New Rankin Inlet jail to focus on healing
“It’s almost a half-way house style”
After delays in construction, the new $40-million Rankin Inlet healing facility for convicted territorial offenders, who serve sentences of less than two years in jail, will finally open this September.
Then, the jail will start to take in about six sentenced male inmates at a time until it’s full, said Chris Stewart, manager of capital and special projects at the Nunavut Department of Justice.
This gradual approach will give new inmates and staff time to adjust to the new building, which is equipped with 48 beds in 36 secure or medium-risk units and 16 low-risk units.
In this jail, community-based programming, such as spousal assault and literacy programs, will “really allow the healing process to take place,” Stewart said.
Counselling programs will also be offered, along with programs that allow offenders to take advantage of the Nunavut Arctic College trades school in Rankin Inlet.
“It’s almost a half-way house style,” Stewart said.
Inside, inmates will find two multi-purpose rooms with a maximum capacity of about 20 where, for example, they can participate in arts and crafts programs, in the morning or attend Alcoholics Anonymous meetings in the afternoon.
“We did not compromise on security, but we did want to have a comfortable interior,” Stewart said.
The gymnasium will also serve as as multi-purpose space, as a gym and as a place for large gatherings and feasts.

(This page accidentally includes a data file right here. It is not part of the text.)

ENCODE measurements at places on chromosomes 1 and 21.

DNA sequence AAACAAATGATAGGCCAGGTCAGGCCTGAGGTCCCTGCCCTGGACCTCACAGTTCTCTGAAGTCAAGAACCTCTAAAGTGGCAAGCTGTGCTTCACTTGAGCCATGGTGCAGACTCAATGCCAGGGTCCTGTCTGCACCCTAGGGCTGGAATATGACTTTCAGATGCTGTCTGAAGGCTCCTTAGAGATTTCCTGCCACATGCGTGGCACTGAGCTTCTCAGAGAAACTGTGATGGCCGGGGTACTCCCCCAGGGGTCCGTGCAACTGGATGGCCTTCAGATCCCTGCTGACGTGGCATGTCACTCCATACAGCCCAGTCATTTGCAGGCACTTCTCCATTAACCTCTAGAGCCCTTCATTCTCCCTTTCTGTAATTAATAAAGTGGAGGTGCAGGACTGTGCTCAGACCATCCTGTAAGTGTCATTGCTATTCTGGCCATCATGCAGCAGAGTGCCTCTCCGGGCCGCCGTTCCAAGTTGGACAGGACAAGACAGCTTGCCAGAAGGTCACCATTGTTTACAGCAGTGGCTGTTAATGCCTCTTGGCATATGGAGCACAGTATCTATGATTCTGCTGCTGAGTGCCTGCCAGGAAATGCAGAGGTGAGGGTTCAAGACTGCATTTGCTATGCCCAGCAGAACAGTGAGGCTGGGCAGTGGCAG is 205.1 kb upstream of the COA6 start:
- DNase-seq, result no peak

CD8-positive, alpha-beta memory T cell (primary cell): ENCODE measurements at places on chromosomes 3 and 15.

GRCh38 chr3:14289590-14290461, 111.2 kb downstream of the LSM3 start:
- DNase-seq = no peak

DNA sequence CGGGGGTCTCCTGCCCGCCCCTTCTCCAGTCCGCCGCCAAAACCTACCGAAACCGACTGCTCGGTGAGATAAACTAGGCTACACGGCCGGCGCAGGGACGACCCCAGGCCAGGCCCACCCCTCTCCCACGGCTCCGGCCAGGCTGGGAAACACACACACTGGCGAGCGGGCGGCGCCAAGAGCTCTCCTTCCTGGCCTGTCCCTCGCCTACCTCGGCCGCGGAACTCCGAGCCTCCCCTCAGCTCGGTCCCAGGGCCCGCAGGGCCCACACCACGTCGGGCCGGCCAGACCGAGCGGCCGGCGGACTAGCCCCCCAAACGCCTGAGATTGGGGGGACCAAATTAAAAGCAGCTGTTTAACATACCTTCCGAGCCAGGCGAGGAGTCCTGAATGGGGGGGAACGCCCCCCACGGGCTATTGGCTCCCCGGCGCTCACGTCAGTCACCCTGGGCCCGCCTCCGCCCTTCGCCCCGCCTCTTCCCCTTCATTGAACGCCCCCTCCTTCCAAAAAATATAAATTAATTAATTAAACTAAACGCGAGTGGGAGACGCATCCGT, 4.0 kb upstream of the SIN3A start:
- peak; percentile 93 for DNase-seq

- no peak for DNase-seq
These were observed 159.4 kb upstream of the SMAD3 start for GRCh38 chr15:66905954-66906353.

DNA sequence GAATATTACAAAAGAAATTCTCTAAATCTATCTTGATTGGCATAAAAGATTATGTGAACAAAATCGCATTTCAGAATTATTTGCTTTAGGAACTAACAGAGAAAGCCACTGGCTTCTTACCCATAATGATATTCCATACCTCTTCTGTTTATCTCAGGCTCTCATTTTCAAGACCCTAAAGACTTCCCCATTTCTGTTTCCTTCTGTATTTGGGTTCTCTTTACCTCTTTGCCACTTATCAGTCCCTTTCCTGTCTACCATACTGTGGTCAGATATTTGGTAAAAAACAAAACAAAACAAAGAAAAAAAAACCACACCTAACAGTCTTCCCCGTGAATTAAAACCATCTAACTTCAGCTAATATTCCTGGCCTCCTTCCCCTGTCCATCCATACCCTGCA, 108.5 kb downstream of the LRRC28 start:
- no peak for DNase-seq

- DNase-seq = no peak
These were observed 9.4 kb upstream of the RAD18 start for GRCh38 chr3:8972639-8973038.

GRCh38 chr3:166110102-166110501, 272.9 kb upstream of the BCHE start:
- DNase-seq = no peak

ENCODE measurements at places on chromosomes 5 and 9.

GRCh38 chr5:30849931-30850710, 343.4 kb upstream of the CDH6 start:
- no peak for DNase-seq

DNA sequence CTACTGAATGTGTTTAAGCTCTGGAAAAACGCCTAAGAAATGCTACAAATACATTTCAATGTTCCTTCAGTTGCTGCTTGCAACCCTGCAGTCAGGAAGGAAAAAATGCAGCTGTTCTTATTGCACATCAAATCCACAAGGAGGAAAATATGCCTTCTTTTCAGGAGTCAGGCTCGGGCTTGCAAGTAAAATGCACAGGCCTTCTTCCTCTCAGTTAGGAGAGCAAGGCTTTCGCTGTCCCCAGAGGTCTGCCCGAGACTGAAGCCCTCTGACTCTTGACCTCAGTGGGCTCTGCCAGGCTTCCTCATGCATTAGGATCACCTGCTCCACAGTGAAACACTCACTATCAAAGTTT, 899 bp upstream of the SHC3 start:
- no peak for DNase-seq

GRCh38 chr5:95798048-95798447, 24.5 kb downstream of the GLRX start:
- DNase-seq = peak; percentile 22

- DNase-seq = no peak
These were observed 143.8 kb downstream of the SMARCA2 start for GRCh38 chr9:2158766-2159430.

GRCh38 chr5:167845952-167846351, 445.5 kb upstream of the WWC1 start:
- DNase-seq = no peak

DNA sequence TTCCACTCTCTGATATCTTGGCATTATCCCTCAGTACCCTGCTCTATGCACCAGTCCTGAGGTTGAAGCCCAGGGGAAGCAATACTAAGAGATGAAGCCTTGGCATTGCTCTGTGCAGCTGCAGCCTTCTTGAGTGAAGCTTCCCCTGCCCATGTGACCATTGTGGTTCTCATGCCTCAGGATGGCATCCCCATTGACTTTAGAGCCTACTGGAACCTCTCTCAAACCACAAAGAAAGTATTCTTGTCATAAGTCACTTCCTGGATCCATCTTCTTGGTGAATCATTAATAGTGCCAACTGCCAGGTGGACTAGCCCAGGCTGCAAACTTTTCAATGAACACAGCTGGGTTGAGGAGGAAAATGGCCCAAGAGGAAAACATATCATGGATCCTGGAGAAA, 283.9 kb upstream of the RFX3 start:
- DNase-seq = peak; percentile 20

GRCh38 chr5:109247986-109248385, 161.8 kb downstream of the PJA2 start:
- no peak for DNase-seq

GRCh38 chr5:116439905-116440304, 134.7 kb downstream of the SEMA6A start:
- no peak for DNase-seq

The building includes two visiting areas: one, an open room that guards can view, that is one, with no separation between the inmates and their visitors, and another with glass separation which will see inmates on one side of a window and visitors on the other.
A medical services centre, staffed by two nurses and a medical supervisor will also be on site.
In total, 45 full-time workers and 15 to 20 part-time workers will work at the jail, after they complete finish a training program of about five to six weeks.
When inmates and staff get used to the new building and programs, “we’ll be able to fill it up to capacity,” Stewart said.
The goal is to accept as many offenders as possible from the Kivalliq region, said Stewart, noting the new facility could alleviate overcrowding at the Baffin Correctional Centre.
And the design of the new building could even allow the addition of another pod to enlarge its capacity. But for now the focus is on the gradual introduction of offenders, Stewart said.
“We’re really excited about this building,” said Stewart, noting that from the outside, the building doesn’t resemble a typical jail. “That’s what the community wanted, they didn’t want to have what looked like a jail in their back yards.”
Safety is the greatest strength of the building, because “people have to feel safe before we can start the healing or rehabilitation process,” he said.
In the back, there’s also space for an elders’ program.
“The building was designed specifically for elders to be able to come in and pass on their knowledge in a safe way,” he said.